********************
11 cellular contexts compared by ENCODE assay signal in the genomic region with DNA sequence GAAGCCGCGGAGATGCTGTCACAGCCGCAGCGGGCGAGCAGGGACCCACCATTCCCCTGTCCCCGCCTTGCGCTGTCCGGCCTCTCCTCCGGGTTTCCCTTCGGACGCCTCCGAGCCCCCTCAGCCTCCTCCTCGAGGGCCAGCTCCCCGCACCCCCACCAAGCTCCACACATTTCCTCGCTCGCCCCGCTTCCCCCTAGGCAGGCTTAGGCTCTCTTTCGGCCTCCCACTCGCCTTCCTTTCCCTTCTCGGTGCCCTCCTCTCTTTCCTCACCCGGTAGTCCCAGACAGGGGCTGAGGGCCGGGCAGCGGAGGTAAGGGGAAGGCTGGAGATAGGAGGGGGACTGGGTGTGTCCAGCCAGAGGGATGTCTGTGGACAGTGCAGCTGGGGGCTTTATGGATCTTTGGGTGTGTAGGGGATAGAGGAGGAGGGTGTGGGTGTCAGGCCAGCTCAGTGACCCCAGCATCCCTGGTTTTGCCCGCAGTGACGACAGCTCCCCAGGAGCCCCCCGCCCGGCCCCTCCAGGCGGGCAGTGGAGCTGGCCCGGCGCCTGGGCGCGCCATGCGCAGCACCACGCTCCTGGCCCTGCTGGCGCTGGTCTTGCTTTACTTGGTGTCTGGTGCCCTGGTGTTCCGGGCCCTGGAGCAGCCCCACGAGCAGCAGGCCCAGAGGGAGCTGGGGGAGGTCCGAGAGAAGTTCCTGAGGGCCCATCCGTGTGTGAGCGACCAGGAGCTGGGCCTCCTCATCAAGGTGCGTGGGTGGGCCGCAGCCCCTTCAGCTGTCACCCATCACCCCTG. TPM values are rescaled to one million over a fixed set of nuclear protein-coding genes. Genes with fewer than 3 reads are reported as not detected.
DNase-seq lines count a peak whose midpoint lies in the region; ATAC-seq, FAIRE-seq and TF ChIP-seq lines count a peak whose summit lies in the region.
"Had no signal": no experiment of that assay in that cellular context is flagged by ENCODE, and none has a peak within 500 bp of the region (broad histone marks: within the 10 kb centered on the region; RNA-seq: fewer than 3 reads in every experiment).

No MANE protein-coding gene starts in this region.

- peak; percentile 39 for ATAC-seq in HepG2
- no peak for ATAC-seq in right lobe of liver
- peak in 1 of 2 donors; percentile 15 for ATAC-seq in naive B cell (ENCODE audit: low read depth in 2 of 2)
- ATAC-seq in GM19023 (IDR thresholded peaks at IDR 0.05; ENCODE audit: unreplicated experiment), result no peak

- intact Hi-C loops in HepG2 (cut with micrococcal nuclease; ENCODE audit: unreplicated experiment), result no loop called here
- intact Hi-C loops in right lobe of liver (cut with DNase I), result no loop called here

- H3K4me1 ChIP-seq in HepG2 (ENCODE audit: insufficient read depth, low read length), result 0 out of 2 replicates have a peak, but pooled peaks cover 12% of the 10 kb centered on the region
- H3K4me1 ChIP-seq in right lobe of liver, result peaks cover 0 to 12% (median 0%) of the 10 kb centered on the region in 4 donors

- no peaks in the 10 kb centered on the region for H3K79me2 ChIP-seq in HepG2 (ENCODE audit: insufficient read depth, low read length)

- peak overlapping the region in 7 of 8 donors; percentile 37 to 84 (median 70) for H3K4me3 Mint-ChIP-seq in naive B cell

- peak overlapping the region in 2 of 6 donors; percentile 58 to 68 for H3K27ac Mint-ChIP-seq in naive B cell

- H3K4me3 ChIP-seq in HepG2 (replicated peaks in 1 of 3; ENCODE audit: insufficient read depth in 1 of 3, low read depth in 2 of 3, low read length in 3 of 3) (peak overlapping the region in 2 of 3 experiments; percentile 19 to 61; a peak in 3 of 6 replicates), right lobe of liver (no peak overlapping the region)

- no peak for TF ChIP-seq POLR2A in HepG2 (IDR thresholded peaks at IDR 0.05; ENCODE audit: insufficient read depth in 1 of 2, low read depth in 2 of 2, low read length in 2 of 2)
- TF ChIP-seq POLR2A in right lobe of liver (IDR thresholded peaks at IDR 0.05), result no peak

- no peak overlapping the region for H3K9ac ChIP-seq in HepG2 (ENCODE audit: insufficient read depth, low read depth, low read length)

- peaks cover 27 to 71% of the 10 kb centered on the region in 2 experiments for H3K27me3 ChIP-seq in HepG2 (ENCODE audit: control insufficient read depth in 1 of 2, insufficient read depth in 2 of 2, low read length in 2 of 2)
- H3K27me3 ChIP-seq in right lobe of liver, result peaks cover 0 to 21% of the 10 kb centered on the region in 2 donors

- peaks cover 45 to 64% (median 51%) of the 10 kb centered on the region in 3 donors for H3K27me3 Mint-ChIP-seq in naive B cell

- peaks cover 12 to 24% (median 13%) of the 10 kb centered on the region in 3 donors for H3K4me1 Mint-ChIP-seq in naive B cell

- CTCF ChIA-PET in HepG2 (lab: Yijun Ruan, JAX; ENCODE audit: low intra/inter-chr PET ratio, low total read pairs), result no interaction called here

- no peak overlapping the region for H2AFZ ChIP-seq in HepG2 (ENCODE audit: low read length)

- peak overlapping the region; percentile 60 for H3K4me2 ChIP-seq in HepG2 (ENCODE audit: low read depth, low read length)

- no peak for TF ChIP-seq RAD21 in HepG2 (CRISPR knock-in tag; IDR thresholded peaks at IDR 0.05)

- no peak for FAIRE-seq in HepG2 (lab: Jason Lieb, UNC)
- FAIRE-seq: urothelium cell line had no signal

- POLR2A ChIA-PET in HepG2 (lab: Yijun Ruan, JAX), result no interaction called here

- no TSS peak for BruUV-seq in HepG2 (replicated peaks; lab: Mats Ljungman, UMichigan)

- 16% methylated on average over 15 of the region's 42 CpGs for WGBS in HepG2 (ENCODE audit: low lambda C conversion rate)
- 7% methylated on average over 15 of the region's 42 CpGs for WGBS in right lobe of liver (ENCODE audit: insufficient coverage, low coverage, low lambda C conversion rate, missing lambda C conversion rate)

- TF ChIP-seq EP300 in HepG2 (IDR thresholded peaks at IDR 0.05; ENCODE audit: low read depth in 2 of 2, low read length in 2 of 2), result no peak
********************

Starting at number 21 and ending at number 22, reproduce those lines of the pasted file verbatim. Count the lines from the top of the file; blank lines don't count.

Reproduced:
- H3K27me3 ChIP-seq in right lobe of liver, result peaks cover 0 to 21% of the 10 kb centered on the region in 2 donors

- peaks cover 45 to 64% (median 51%) of the 10 kb centered on the region in 3 donors for H3K27me3 Mint-ChIP-seq in naive B cell